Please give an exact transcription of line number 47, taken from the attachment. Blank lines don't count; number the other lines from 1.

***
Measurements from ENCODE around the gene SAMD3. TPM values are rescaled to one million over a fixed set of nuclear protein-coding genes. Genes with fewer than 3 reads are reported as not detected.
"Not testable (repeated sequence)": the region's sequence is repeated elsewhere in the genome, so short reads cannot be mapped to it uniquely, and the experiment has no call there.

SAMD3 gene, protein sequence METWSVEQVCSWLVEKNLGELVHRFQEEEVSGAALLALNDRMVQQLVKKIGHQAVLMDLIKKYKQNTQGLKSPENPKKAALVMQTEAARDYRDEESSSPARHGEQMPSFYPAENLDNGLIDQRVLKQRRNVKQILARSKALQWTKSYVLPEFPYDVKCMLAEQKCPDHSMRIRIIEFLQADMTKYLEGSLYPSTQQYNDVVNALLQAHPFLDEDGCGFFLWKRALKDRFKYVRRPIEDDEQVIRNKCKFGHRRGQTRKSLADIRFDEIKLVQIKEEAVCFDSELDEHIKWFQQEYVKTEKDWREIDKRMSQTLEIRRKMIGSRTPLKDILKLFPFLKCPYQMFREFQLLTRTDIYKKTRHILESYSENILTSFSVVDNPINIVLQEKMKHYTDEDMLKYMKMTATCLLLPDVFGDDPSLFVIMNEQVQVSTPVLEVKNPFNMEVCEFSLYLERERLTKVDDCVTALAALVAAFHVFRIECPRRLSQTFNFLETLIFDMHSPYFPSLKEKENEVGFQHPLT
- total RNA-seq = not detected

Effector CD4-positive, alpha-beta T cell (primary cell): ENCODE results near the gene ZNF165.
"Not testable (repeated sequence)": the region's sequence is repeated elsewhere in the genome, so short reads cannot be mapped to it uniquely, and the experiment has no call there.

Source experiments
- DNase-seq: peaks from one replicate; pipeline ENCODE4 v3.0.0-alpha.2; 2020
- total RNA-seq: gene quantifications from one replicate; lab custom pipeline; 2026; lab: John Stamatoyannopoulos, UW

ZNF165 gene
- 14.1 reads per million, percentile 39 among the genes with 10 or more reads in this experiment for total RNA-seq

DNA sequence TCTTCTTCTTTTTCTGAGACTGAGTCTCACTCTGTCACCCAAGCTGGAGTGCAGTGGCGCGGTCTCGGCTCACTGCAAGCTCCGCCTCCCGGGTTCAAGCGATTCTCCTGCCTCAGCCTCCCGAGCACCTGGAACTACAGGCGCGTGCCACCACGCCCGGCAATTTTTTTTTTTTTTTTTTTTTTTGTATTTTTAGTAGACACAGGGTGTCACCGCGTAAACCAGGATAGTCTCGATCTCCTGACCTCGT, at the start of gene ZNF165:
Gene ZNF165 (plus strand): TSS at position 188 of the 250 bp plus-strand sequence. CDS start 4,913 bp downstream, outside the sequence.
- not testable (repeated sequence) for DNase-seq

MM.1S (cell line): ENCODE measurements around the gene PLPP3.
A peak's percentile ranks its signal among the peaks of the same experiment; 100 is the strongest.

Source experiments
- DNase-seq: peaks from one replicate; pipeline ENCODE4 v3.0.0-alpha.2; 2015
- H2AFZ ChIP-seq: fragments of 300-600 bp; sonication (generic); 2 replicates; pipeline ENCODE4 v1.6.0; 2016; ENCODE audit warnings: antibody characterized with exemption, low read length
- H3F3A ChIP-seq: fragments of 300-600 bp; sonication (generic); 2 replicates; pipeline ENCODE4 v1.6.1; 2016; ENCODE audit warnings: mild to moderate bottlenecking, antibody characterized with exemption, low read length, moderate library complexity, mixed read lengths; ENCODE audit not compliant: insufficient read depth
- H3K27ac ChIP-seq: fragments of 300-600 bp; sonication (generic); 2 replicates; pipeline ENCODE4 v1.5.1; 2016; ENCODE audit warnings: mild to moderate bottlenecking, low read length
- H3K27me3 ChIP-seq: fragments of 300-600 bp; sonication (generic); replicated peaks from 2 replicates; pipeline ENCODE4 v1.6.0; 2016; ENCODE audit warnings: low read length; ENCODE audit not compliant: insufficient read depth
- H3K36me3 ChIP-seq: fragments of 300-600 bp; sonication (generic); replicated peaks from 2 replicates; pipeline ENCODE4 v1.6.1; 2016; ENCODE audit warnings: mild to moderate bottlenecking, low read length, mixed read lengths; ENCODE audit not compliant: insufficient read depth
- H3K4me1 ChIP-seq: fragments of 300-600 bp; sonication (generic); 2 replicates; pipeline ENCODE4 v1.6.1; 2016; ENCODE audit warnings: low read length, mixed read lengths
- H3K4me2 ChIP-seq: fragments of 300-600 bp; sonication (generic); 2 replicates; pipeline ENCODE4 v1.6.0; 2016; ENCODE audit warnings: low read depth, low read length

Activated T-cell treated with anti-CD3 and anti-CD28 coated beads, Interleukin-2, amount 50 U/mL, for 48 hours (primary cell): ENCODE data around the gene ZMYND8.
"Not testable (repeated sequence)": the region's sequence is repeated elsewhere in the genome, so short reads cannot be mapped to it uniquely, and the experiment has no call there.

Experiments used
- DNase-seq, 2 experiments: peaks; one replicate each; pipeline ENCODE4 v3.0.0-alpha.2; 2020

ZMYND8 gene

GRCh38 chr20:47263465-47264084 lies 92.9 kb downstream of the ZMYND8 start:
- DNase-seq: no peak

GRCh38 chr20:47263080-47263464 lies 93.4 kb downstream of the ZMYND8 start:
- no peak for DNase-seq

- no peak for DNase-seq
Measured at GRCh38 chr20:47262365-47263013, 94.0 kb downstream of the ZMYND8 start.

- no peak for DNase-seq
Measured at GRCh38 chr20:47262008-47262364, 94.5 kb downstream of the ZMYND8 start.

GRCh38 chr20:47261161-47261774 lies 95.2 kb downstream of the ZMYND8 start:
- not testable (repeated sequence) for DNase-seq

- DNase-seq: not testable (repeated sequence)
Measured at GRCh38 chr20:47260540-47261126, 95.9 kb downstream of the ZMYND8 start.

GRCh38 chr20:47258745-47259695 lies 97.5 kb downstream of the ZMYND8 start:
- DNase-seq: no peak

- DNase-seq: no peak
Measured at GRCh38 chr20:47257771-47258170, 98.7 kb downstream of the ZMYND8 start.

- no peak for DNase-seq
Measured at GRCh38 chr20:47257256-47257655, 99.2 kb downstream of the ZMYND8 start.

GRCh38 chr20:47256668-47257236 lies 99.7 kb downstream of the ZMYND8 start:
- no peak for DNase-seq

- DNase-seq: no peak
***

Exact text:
- no peak for DNase-seq